WESTFIELD, Ind. -- Indianapolis Colts running back Jonathan Taylor is quite comfortable being a target. He's been a dominant ball carrier at every level of his playing career -- and he was the NFL's best runner last season, winning the rushing title by a whopping 552 yards. What's different about Taylor this summer? How excited he is about the new possibilities awaiting him this coming fall. Indianapolis' offense is about to become more balanced, which means Taylor's poised to unlock even more dimensions of his game.
The Colts made Matt Ryan the latest veteran quarterback to join the franchise, raising hopes that Indianapolis will go on a deep playoff run this season. His arrival -- via a trade with the Atlanta Falcons -- gives the Colts an established signal-caller who can take full advantage of the threat that Taylor presents in the running game. Colts brass had hoped to get this from Ryan's predecessor, current Washington Commanders quarterback Carson Wentz, last season. The reality is that Indy went as far as Taylor could carry the team on offense, as he ran for 1,811 yards and 18 touchdowns while his 9-8 team fell one win short of reaching the postseason, with Wentz laying an egg in a shocking Week 18 loss at Jacksonville.
Ryan's chief task is to energize an aerial attack that ranked 26th in the league in passing yards in 2021. Taylor's job is to continue gashing opponents in a system that will utilize more weapons than it did a year ago.
"It's going to be on me to make sure I'm playing a part of that chess game," Taylor said. "A lot of things will be really methodical now. We'll be setting up plays in the first quarter that we'll want to [exploit] in later quarters. I need to make sure I'm getting those dirty yards, especially after last season. A lot of the defenses are going to be locked in on me. I have to find a way to impact the game by turning what could be 2- or 3-yard runs into 5- or 6-yard runs."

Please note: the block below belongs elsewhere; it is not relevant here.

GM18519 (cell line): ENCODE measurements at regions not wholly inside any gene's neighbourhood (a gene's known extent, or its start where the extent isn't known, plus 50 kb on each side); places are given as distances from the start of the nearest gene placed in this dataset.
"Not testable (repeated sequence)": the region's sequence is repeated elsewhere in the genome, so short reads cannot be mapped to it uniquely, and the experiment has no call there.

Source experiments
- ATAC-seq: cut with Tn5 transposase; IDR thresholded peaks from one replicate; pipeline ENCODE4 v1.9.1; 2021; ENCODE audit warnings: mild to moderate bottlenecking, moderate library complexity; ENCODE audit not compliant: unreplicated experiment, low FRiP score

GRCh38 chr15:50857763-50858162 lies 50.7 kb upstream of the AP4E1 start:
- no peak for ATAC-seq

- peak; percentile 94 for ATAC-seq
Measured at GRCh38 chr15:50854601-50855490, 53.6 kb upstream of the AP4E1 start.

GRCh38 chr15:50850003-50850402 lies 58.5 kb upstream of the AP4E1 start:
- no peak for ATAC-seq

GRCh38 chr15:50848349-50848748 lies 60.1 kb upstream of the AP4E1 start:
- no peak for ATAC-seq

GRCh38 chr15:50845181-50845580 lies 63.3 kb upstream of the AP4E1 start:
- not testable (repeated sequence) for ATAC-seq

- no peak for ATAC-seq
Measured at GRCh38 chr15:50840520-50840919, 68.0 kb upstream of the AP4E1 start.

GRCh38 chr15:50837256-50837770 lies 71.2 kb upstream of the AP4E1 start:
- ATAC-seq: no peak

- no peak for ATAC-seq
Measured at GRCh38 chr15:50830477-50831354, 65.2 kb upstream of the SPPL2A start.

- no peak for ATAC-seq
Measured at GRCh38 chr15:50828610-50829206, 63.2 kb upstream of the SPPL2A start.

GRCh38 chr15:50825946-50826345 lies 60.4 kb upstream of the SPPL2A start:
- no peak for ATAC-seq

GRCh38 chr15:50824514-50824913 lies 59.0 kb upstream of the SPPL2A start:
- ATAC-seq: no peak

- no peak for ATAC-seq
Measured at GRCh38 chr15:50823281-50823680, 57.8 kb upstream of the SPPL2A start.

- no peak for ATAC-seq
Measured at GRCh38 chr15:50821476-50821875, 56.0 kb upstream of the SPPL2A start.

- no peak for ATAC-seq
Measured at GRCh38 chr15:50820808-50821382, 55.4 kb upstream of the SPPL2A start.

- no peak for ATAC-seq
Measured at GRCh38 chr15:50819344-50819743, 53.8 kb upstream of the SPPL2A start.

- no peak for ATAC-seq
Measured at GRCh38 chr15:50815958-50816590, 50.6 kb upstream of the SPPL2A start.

There's little doubt the Colts will continue to run the football effectively. They've become one of the best in the league in that department since head coach Frank Reich took over in 2018. Where they often struggled last year was with the dynamic, chunk plays. The more success Taylor enjoyed -- while Wentz battled inconsistency -- the more Indianapolis leaned on its sturdy offensive line and star back. Taylor had at least 27 carries in four of his team's final seven games of 2021. All four of those contests ended in victory. The other three games? All losses.
The Colts want to get back to where they were under quarterback Philip Rivers in 2020, when general manager Chris Ballard remembers the team routinely producing explosive plays after the catch.
"What you hope, or what I think will happen, much like it did with Philip, is the play-action game comes to life," Ballard said.
That means making the most of Taylor's explosive presence.
"We want to give him the ball," Colts offensive coordinator Marcus Brady said. "But it's also going to be a game-to-game thing, how we can attack a defense. We want to have balance, but we also want to give him the ball. With our line, we feel like we can still do the job on the ground and move the fronts."